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Finch | 2021 | PG-13 | – 3.4.3

content-ratingsWhy is “Finch” rated PG-13? The MPAA rating has been assigned for “brief violent images.” The Kids-In-Mind.com evaluation includes a fully nude man without details shown, the murder of a woman and a child without blood shown, discussions of a solar flare and the devastation it caused, scenes of surviving UV exposure, a few arguments, and some strong language. Read our parents’ guide below for details on sexual content, violence & strong language.


With the ozone layer destroyed by a solar flare, and life no longer possible on Earth’s surface without a radiation shield, a surviving scientist (Tom Hanks) constructs a very intelligent and caring robot to make sure his dog can be taken care of after his death. Also with Seamus and the voice of Caleb Landry Jones. Directed by Miguel Sapochnik. [Running Time: 1:55]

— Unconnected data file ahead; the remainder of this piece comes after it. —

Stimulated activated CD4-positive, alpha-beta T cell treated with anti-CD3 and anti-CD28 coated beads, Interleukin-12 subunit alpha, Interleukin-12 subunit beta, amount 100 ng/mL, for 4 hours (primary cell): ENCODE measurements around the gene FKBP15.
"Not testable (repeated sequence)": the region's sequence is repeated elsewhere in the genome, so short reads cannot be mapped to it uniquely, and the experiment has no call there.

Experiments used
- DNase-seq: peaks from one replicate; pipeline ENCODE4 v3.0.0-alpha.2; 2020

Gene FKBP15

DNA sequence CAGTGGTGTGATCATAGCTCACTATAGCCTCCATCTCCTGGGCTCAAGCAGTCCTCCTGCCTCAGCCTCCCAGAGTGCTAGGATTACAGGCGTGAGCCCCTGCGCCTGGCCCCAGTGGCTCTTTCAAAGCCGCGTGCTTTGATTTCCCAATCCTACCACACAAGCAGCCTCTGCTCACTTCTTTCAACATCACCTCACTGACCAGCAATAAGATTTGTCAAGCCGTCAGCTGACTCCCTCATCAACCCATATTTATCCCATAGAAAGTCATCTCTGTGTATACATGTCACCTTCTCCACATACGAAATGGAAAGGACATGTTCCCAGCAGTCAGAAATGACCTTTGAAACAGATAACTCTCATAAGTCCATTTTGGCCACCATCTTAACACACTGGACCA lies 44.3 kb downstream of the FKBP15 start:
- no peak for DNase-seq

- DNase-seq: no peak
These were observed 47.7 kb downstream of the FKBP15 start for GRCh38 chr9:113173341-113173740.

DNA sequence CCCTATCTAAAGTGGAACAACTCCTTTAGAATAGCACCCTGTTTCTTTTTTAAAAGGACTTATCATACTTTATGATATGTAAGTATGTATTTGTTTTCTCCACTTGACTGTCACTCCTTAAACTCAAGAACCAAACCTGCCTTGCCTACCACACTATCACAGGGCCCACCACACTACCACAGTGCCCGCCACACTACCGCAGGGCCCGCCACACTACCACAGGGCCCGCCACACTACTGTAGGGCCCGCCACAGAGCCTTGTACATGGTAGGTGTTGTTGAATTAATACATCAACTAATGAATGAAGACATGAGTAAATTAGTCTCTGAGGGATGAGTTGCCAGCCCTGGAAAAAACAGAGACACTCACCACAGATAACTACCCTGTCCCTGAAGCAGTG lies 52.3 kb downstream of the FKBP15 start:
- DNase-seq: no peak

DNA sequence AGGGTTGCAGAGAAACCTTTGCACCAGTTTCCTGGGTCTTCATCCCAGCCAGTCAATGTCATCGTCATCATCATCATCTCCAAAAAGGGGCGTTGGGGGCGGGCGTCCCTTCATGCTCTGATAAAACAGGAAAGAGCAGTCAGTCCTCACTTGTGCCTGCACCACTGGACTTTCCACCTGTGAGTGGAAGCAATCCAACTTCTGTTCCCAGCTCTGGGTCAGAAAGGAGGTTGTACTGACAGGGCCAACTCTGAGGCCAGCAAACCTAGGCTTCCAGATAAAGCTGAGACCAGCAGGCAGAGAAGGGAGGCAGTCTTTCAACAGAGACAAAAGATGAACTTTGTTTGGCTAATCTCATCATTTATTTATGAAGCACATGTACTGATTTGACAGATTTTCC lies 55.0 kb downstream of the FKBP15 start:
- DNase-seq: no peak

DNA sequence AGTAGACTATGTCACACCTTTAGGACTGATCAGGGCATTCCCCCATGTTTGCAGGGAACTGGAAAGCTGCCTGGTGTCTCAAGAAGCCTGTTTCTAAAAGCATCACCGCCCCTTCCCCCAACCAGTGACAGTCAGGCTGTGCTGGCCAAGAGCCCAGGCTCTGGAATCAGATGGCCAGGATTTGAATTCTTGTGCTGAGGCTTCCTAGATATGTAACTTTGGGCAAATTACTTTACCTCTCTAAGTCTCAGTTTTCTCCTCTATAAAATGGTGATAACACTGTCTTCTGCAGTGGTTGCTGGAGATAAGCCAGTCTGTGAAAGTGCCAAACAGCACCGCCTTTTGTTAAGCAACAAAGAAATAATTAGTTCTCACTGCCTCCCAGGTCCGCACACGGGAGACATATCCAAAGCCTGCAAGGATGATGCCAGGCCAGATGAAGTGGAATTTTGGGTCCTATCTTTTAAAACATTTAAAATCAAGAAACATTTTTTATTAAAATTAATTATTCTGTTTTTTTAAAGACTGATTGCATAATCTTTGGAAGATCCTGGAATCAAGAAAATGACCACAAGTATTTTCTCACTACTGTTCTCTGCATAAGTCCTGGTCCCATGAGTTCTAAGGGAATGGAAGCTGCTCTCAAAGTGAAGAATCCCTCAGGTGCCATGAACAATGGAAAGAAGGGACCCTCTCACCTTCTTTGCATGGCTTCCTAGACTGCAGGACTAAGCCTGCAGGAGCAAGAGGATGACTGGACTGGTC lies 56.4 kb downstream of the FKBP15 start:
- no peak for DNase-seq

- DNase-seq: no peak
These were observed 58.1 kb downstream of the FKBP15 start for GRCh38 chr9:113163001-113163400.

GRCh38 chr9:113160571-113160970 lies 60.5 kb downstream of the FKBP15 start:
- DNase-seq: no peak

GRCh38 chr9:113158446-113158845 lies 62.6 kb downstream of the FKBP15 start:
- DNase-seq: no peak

Finch SEX/NUDITY 3

 – A fully nude man seen in profile sits on a stool and we see his bare side, the side of his chest, back, legs and buttock. The metal connections at the hip in the back of a robot resemble the shape of buttocks.

Finch VIOLENCE/GORE 4

 – Several scenes show heavy dust blowing through the air, large billowing and rolling clouds of dust barreling toward a man, and swirling funnel clouds tearing up power cables and lifting an RV off the ground (a man, a dog and robots are thrown around inside the vehicle).
 A flashback shows a woman and her young daughter scavenging in an abandoned grocery store and the woman leaves and gives the child a gun to defend their items; a man with a shotgun demands that the child give him what she has and she threatens him with the gun, her mother returns and argues with the man, and the man shoots the woman and the child (we see the woman struck without blood shown and we hear the child scream).